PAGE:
BTJ: But Bartók, well-trained conservatory student of Western music, took those folk rhythms and melodies and put them through rigorous processes that would be accepted ultimately by the academy of classical music. But you would like to bring those things in untransformed and uncut into this canon. And people say, “It has not been digested through your intelligence and process.” Meaning that you accept the Western canon. That’s where the fight is. Nobody is going to care if you break down James Brown’s “I Feel Good” into the notes and make it fugal in structure, or what have you. (You’re the musician here, I’m not.) It can be brought in there and the smart ones in the audience will say “You see that tune, that’s ‘I Feel Good’ from James Brown.” But what it sounds like is Aaron Copland.
I don’t know if I’ve become cynical, but there was a time when I used to think that Arnie Zane and I were going to take over the world. We were going to kick ass in lower Manhattan, and then we were going to be choreographing for every major company in the world, and wouldn’t it be great. Well, you know, quite frankly, I don’t think I’m necessarily the best choreographer for someone on point shoes. When I look at the bodies of many ballerinas, I respect what they can do, but the weightedness that I need, the way in which I want a person to inflect something with the pedestrian movement that modern dancers have been working with now for 50-60 years, I find that maybe there’s something that’s not prejudicial but that I don’t really want to do.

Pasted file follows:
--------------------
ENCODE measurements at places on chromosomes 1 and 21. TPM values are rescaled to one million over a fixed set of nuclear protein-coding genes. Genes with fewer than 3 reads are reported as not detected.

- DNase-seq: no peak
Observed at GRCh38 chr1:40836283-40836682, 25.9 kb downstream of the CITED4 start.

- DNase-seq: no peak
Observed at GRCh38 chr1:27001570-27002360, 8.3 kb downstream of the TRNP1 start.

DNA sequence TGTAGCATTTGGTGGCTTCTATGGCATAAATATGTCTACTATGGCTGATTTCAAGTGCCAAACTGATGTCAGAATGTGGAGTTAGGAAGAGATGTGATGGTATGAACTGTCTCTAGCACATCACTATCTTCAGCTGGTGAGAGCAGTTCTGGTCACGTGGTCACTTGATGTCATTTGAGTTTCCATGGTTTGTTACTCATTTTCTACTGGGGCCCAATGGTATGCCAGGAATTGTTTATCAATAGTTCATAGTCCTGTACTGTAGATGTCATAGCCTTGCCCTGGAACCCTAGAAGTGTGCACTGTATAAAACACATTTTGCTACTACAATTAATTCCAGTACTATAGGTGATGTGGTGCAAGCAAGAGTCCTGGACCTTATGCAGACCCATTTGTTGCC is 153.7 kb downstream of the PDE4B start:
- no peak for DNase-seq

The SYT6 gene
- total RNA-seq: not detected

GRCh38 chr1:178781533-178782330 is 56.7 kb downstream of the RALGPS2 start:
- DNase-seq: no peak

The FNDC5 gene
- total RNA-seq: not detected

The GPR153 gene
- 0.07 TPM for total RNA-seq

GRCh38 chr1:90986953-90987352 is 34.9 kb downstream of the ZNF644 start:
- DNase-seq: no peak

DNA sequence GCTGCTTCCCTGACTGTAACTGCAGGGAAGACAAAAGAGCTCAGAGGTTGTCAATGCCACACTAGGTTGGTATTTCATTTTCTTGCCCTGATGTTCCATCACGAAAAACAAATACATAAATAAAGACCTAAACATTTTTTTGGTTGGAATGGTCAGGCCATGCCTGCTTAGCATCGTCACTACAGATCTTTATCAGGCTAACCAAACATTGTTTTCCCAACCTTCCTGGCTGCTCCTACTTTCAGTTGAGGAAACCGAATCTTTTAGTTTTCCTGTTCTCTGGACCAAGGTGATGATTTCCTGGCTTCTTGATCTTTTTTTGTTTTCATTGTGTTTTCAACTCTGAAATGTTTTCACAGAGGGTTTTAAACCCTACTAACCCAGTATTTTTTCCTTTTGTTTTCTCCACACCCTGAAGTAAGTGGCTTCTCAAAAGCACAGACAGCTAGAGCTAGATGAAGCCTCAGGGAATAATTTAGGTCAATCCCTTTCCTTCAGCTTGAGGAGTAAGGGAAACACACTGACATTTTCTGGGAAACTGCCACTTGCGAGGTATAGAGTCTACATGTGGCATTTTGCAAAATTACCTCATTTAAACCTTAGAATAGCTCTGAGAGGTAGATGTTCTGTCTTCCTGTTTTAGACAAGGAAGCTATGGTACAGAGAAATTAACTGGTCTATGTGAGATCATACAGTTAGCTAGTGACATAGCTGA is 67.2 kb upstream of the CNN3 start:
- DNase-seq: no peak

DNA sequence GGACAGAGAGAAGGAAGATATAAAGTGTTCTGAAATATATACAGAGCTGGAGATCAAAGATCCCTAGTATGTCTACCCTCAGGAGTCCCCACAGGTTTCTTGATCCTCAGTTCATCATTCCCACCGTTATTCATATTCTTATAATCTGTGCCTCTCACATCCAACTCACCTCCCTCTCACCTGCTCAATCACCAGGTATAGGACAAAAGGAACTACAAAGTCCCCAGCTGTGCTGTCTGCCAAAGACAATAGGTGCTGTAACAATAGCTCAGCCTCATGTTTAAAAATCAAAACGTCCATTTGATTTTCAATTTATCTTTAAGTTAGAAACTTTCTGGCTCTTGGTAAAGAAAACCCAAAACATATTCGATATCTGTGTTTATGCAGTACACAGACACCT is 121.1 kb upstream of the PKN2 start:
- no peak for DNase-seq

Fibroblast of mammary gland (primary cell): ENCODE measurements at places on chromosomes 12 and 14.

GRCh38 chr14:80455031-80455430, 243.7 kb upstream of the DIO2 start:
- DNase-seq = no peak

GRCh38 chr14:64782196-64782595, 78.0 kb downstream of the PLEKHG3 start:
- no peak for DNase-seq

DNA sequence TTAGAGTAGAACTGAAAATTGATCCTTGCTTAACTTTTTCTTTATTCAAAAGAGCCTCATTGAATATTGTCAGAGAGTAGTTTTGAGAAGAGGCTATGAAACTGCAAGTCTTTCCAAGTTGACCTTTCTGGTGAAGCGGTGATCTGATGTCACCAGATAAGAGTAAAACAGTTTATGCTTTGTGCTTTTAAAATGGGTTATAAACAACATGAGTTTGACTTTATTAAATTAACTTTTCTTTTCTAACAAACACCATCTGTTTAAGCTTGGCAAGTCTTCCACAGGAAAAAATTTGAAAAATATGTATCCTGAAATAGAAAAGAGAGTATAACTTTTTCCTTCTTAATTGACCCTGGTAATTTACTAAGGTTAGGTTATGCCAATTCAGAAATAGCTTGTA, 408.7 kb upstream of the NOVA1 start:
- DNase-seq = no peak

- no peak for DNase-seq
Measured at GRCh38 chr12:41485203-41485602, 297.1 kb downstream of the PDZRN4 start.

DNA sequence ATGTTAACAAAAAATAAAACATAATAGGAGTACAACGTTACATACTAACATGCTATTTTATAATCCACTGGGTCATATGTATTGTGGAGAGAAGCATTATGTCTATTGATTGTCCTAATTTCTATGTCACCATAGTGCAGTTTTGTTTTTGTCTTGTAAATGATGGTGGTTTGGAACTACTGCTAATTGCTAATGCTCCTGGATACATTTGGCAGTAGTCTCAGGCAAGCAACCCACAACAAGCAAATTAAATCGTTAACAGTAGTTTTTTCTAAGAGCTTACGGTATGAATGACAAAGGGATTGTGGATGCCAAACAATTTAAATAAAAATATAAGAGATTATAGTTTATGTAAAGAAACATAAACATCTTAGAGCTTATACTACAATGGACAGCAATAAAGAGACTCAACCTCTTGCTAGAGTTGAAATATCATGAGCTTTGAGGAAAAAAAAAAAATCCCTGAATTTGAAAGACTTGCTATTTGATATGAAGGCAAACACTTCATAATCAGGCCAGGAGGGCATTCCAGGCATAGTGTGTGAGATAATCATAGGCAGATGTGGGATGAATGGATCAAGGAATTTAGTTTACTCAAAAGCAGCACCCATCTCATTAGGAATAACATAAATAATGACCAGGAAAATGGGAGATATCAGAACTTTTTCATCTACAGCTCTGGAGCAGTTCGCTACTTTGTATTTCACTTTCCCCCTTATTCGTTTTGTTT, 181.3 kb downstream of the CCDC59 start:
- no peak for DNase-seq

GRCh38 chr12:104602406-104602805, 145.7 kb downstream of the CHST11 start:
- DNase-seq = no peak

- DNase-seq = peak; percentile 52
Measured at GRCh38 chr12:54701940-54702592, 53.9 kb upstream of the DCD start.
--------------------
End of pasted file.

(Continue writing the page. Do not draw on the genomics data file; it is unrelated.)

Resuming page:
I worked as the choreographer-in-residence at Lyon Opera Ballet, a company that I think doesn’t have any pieces on point at all. They like to think of themselves as able to do everything. The director and I had a lot of discussions about what that meant. I would always say, “Lucas, why don’t you have people of color?” And he said, “Well, they don’t come to me. They don’t come to our auditions.” I found that weak. I thought, “You’re not trying hard enough to find them.” Ultimately, I don’t think he felt he had to find them. Because his audience wasn’t really interested in diversity; they were interested in the formal qualities of the company. I don’t think I had a lot to bring to it. So, I’ve made my peace with the classical world. I have a full plate just trying to make my very personal work in the world that has opened up for the likes of me.